If you’re looking for one good thing to come out of 2020, I would nominate the remarkable philanthropy of Mackenzie Scott.
Scott, a novelist, philanthropist, and former wife of Amazon CEO Jeff Bezos, and one of the richest people in the world, donated six billion dollars to charity in 2020. This a stunning amount of giving from one individual in a single year – but the dollar amount is not what’s most noteworthy about Scott’s philanthropy. Rather, it’s the way she did it that should get our attention and our praise. Scott is the model by which philanthropists should be measured.
The first way in which Scott is an exemplar: She actually has given her money away outright to operating charities, rather than dumping the funds into foundations or donor-advised funds.
In recent years, assets in foundations and donor-advised funds have swollen to over $1.3 trillion. According to Gilded Giving 2020, a report from the Institute for Policy Studies, roughly 25 percent of all charitable donations now go into foundations and donor-advised funds rather than to operating charities. That’s nearly triple the percentage of only a few years before.
The reason this is a problem is that while foundations and donor-advised funds hold enormous assets, the stream of grants to charities from foundations and donor-advised funds is hardly robust. Most foundations dedicate only the federally mandated five percent of their assets each year to charitable purposes, and that amount includes many internal expenses for running the foundations. Donor-advised funds on average give at a higher level than foundations. That said, as Professors Ray Madoff and James Andreoni show in their recent working paper, the actual average annual distribution rate from DAFs is less than 15%, or about 2/3 of what the DAF industry usually claims. Meanwhile, these are averages, and averages deceive: Individual donor-advised funds are not required to make charitable distributions in a given year – or ever.
Mackenzie Scott, by contrast, did not contribute her assets to a foundation or a DAF. No: She gave six billion dollars to actual charitable organizations doing good work. (My understanding is that Scott does utilize DAFs, but only to receive and liquidate her stock holdings, and then to cut checks to her grant recipients.) Scott is putting her money to use now, not hoarding it for some future rainy day.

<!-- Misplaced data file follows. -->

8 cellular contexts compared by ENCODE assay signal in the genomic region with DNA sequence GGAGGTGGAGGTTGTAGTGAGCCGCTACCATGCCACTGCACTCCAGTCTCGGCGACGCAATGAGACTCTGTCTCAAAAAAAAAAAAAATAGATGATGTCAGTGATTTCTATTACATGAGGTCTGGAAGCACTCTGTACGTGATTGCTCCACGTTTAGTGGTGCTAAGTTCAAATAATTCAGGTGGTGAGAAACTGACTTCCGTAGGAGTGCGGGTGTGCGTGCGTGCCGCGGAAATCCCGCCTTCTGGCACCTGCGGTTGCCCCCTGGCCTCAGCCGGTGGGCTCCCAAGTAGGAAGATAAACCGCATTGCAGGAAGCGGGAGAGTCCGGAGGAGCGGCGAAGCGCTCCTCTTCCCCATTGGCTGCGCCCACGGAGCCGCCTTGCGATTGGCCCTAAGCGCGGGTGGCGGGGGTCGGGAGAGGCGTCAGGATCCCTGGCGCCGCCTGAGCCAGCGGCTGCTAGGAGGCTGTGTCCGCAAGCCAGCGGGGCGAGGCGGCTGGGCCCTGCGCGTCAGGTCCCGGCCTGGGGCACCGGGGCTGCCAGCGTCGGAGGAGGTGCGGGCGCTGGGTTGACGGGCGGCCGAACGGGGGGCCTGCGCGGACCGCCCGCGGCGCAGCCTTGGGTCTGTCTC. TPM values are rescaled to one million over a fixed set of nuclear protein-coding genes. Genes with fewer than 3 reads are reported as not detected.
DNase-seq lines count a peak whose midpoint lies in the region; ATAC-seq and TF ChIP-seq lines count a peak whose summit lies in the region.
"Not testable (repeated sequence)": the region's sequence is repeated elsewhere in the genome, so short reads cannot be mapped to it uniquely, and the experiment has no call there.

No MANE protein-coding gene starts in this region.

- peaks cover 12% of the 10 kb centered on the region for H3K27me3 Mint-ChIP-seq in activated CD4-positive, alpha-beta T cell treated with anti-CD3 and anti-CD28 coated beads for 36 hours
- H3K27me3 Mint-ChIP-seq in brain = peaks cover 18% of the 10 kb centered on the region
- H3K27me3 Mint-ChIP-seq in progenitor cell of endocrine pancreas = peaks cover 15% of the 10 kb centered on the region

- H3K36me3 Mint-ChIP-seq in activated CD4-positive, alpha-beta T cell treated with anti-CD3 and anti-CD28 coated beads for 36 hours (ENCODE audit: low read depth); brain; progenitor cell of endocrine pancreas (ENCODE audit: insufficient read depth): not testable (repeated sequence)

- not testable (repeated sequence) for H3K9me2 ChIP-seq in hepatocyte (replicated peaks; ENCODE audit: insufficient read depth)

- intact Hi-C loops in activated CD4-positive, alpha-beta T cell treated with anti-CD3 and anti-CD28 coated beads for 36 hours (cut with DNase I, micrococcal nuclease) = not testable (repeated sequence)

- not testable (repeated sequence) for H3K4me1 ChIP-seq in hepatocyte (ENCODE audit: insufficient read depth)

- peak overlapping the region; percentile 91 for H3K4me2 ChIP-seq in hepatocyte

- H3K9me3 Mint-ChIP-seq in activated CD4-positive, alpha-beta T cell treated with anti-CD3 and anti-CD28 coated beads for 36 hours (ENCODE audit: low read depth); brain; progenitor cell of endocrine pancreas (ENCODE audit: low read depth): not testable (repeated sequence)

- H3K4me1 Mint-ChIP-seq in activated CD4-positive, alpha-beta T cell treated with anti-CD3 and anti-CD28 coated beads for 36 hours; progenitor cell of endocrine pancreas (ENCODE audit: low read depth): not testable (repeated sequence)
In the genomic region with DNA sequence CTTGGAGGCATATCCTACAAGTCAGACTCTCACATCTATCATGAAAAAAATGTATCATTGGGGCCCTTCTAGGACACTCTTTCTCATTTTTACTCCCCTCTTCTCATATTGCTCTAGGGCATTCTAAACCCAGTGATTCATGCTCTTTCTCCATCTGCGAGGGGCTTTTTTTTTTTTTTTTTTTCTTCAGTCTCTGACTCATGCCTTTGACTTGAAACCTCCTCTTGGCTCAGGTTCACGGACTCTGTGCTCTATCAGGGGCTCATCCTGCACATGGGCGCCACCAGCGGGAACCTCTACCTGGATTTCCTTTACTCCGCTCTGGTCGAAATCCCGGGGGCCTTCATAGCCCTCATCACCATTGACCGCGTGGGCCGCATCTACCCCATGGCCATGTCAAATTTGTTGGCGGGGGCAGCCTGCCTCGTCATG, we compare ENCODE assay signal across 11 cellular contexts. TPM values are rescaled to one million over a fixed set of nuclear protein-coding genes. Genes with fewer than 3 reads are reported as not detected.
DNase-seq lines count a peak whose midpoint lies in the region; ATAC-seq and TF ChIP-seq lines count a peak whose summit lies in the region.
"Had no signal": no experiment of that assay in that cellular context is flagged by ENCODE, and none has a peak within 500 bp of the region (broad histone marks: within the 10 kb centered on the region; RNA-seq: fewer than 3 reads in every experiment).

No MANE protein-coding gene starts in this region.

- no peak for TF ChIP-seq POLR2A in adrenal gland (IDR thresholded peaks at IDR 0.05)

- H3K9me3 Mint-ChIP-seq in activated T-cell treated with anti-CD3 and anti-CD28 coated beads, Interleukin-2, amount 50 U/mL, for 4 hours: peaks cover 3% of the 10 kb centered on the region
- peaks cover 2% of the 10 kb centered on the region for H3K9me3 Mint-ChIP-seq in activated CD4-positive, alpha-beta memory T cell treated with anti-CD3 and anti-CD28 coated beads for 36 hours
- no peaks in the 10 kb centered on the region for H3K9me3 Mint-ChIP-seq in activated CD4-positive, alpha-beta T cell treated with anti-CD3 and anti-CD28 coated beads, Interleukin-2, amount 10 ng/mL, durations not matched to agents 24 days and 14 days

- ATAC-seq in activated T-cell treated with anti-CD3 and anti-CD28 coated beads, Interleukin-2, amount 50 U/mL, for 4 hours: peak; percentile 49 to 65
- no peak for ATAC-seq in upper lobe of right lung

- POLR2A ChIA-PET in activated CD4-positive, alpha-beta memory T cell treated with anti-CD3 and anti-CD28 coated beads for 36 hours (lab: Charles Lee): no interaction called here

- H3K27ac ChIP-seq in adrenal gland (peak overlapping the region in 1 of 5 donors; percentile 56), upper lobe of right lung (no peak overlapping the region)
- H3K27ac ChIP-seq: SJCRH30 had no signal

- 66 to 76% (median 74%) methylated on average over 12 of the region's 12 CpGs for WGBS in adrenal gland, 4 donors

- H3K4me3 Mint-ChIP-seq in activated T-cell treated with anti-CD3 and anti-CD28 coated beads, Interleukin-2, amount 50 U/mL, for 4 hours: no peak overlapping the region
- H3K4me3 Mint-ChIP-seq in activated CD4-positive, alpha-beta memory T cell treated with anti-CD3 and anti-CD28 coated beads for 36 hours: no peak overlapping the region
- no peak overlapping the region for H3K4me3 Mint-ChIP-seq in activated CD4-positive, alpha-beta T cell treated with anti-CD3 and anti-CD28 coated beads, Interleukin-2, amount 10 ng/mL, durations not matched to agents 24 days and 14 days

The second way in which Scott is a model: The organizations she has supported provide critical services to individuals, families, and communities with few resources, particularly those that serve and are led by people of color.
Most eight- and nine-figure donations in America go to the Harvards and Stanfords of the world: deeply endowed and prestigious universities. Other huge donations go to hospitals, medical research institutions, and elite cultural organizations. Mackenzie Scott has not taken this route. She’s supporting organizations doing gritty work, and she has demonstrated a commitment to helping those on the front lines of battling racial inequity. Her gifts to higher education are going to historically black colleges and universities and community colleges serving indigenous peoples. Other recipients include food pantries, organizations helping individuals deal with medical debt, and regional Meals on Wheels, Goodwill Industries, and Easterseals. It’s hardly a list of glamorous causes.
As Scott writes, her team of advisors “took a data-driven approach to identifying organizations with strong leadership teams and results, with special attention to those operating in communities facing high projected food insecurity, high measures of racial inequity, high local poverty rates, and low access to philanthropic capital.” Her clear intention was to make transformational gifts to critically important, under-resourced organizations supporting under-served people.